When we think about pain, we tend to think of signals being sent from one part of our body to the brain, to alert it of a problem. What many people fail to realise is that this is a two-way system, and there are also signals that travel from the brain and down the spinal cord. These signals determine our levels of sensitivity, and therefore determine “how much” pain we feel. In simple English, pain is not just a result of the problem, it also comes from how sensitive we are in general.
The sensory neurons that detect an injury or risk are known as nociceptors, and these are essentially what we feel when we feel pain. Nociceptors travel along a number of pathways depending on where the pain originates, and the makeup of this path can cause different people to experience pain in different ways. For example, pain can travel from the skin, through the cells, up the spinal cord, and into the brain.
The first point at which our experiences with pain can diverge from one another is the very beginning. The nociceptors in some people are just naturally more responsive than in others, and can respond differently to different types of stimuli – e.g. some people will be very sensitive to touching something hot, but more capable of withstanding physical trauma. This can be shaped over time by our experiences in life, as our bodies determine what should be considered a threat and what should not. For example, this is one reason a boxer can shake off a powerful punch to the face: on some level, their body knows they are not in fatal danger.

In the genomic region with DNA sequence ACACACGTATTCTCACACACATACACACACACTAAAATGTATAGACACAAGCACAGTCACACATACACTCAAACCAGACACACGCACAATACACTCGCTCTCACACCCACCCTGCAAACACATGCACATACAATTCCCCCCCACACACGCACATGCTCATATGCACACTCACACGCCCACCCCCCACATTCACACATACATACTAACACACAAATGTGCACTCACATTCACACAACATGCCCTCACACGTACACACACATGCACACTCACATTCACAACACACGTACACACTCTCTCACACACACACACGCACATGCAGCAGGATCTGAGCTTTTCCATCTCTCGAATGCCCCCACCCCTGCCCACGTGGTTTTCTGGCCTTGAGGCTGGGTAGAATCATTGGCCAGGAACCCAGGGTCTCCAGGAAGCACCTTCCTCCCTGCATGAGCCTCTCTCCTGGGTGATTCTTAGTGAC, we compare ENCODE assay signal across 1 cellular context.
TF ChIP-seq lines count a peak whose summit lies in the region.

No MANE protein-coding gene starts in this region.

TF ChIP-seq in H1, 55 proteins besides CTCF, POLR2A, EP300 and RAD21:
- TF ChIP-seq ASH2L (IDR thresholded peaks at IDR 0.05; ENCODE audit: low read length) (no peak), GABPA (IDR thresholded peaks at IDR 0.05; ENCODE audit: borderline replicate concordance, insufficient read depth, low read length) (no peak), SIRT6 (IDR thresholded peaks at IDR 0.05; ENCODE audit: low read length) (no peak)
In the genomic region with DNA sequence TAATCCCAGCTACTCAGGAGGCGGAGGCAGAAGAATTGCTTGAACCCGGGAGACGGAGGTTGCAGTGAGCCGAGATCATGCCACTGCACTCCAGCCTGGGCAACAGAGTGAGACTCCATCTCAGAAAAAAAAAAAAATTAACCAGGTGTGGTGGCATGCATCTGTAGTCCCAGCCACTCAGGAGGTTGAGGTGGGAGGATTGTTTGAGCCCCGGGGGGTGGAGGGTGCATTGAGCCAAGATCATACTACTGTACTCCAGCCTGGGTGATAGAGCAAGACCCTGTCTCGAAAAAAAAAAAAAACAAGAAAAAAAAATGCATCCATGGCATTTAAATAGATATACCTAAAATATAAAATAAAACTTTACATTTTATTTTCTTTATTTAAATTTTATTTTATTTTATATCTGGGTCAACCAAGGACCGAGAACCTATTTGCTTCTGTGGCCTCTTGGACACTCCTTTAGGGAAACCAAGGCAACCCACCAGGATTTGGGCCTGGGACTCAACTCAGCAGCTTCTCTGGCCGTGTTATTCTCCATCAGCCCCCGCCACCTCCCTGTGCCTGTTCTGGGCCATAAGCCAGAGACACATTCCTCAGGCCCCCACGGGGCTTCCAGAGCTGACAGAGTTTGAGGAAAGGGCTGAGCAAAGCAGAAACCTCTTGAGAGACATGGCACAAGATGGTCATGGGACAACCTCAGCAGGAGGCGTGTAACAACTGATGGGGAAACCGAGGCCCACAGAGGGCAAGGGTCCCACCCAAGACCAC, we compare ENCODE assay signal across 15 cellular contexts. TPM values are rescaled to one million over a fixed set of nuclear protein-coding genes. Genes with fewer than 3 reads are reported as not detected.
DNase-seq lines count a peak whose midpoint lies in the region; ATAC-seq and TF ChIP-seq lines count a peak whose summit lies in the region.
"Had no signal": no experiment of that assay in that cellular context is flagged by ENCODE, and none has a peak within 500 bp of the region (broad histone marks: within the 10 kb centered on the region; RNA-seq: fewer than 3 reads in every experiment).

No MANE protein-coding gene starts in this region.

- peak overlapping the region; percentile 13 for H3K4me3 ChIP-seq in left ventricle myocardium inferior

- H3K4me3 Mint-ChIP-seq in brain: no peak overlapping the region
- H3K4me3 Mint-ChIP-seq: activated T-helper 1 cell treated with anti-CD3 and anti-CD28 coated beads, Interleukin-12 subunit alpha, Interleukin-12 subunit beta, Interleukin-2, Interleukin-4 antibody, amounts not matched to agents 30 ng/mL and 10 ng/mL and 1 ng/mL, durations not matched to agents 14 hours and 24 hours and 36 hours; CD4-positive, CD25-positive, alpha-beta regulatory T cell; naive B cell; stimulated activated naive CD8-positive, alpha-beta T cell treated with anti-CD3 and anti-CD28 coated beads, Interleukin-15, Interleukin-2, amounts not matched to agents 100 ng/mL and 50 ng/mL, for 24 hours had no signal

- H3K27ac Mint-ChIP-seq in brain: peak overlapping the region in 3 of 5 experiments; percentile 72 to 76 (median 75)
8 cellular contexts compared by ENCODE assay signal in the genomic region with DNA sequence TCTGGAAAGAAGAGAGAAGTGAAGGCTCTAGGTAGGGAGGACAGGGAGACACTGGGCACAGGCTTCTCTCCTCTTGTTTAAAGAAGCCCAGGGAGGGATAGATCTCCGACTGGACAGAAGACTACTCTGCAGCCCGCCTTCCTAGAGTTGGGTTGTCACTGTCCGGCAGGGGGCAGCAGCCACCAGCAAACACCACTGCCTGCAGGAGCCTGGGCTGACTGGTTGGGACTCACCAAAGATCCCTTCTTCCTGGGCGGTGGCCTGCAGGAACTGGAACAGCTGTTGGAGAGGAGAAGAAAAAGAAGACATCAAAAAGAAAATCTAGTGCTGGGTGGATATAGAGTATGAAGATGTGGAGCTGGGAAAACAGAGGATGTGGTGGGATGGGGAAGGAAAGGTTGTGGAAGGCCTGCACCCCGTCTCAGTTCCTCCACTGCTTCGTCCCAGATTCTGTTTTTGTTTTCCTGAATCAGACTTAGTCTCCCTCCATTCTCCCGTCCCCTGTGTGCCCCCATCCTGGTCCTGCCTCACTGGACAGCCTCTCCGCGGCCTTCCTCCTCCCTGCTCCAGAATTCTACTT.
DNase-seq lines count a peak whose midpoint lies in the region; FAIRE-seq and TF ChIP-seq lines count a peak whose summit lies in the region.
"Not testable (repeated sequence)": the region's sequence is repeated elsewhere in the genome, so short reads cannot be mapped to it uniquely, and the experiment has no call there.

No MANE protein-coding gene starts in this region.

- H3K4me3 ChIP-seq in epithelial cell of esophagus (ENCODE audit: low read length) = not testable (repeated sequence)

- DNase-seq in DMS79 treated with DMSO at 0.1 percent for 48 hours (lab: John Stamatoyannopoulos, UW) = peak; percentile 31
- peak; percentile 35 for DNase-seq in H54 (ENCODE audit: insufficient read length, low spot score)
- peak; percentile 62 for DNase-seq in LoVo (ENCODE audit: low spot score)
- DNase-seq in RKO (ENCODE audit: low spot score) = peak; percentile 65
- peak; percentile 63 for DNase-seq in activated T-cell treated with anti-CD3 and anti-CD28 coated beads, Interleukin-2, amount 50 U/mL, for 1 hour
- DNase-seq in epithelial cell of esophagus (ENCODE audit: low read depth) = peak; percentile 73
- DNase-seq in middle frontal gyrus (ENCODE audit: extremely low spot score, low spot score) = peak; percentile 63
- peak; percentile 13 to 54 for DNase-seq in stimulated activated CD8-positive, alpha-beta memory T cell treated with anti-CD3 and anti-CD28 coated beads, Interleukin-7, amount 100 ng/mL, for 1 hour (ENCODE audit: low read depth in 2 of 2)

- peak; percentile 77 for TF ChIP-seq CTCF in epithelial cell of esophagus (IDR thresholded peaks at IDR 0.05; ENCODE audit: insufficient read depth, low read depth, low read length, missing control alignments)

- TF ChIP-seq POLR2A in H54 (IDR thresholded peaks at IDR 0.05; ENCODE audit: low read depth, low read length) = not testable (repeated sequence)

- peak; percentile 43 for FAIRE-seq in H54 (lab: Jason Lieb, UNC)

But the level of pain we feel is not just about what we are perceiving, but also what we are not perceiving in that moment. Nociceptors travel up the spinal cord via the small fibres, while other sensory information (such as pressure) travel up the large fibres. According to the gate-control theory of pain, when these signals reach the spinal cord, it acts as a sort of gate, deciding which information and how much of it to let through to the brain. The gate-control theory states that by inundating the large fibres with information, we can drown out the signals travelling along the smaller fibres.
Finally, when the signals do reach the brain, how they are perceived will be affected by the state of the brain itself. This has proven to be a bit of a challenge to study, as there are so many factors in how our brain functions. A younger brain may experience pain sooner than an older brain, but the pain may also pass faster. Or, an older person may have developed a higher threshold for pain throughout their life, and may not register the pain to the same degree. On the other hand, the effects of ageing could reduce a person’s ability to regulate their pain inhibitors, and leave them more susceptible to receiving nociceptors. An individual’s emotional state can also have an effect, with people who are stressed, anxious, or depressed being much more responsive to any sort of stimuli.
The study of pain has always been a priority for medical science, and yet there is still so much we don’t know about it. Part of this is because there is not always something physical like a wound to examine, but part of it is because much of the science depends on what the patients are telling us, and nobody can ever truly compare their level of pain to someone else’s. We do know that it varies from person to person, and that there are a lot of factors that can affect how we feel pain. While the cause of the pain does of course have an effect, the science is increasingly showing that psychological factors are the dominant component in determining how that pain is perceived.